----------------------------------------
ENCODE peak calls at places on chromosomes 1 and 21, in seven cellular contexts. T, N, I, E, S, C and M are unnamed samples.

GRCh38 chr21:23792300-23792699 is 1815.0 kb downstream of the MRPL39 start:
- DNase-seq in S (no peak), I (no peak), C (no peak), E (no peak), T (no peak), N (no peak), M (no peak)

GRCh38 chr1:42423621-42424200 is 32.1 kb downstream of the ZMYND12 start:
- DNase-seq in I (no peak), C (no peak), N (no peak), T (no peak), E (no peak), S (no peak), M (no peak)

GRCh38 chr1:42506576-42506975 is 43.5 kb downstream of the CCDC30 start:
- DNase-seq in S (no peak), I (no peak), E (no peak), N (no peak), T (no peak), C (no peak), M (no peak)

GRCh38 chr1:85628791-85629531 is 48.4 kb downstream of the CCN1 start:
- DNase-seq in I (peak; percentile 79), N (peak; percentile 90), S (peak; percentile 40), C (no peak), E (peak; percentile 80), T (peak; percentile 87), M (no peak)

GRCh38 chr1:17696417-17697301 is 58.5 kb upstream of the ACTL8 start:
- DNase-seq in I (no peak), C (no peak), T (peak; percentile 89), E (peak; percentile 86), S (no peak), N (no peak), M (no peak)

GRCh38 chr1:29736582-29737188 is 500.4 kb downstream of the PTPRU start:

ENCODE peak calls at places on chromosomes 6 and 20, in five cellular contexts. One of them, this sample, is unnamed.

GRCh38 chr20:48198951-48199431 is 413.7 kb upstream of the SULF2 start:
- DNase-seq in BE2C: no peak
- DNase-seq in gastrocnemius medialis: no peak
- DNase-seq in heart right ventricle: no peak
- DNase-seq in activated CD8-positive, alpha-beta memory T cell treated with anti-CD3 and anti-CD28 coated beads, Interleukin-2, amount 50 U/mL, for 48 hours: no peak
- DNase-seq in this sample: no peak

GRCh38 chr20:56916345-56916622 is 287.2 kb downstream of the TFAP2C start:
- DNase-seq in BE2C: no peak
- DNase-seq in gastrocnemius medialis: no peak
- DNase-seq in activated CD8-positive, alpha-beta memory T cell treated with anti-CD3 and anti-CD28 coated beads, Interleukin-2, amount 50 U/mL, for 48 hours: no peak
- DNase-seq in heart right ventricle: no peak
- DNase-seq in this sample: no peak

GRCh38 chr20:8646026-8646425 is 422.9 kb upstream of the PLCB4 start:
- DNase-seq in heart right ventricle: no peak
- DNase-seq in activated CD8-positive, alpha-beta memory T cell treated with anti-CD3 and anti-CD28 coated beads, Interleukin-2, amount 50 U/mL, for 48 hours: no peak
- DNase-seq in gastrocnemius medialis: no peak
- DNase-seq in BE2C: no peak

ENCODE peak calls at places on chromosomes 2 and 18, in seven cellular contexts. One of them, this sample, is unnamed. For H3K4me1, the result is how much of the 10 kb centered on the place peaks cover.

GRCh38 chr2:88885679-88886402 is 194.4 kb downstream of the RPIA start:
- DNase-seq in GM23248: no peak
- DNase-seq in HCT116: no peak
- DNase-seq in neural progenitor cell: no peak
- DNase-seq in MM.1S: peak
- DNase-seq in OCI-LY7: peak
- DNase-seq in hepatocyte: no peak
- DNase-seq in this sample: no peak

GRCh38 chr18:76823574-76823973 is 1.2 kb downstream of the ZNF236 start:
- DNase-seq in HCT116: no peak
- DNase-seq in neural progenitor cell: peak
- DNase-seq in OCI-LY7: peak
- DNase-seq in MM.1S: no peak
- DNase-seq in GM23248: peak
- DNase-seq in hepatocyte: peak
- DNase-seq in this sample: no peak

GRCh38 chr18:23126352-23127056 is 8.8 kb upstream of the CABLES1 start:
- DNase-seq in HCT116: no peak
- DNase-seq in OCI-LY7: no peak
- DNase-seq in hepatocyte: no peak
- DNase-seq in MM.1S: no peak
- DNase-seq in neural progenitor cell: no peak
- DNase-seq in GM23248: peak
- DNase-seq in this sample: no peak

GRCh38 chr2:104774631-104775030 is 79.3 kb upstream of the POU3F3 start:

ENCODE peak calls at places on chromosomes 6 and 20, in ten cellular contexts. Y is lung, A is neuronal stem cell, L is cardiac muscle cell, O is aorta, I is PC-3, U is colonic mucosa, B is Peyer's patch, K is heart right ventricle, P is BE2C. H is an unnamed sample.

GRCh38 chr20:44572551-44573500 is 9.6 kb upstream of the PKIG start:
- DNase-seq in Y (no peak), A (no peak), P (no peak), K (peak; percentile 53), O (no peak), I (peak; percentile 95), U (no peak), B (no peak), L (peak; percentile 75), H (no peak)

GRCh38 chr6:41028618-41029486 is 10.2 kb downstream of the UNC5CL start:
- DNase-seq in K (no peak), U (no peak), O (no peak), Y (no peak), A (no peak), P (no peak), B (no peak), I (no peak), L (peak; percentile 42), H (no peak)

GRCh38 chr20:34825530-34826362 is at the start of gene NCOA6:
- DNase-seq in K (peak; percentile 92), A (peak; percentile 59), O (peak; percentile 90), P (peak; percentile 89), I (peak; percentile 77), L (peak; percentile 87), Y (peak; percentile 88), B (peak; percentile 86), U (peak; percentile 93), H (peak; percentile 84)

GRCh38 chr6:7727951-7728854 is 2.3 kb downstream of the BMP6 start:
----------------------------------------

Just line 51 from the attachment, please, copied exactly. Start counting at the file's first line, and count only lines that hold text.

- DNase-seq in hepatocyte: no peak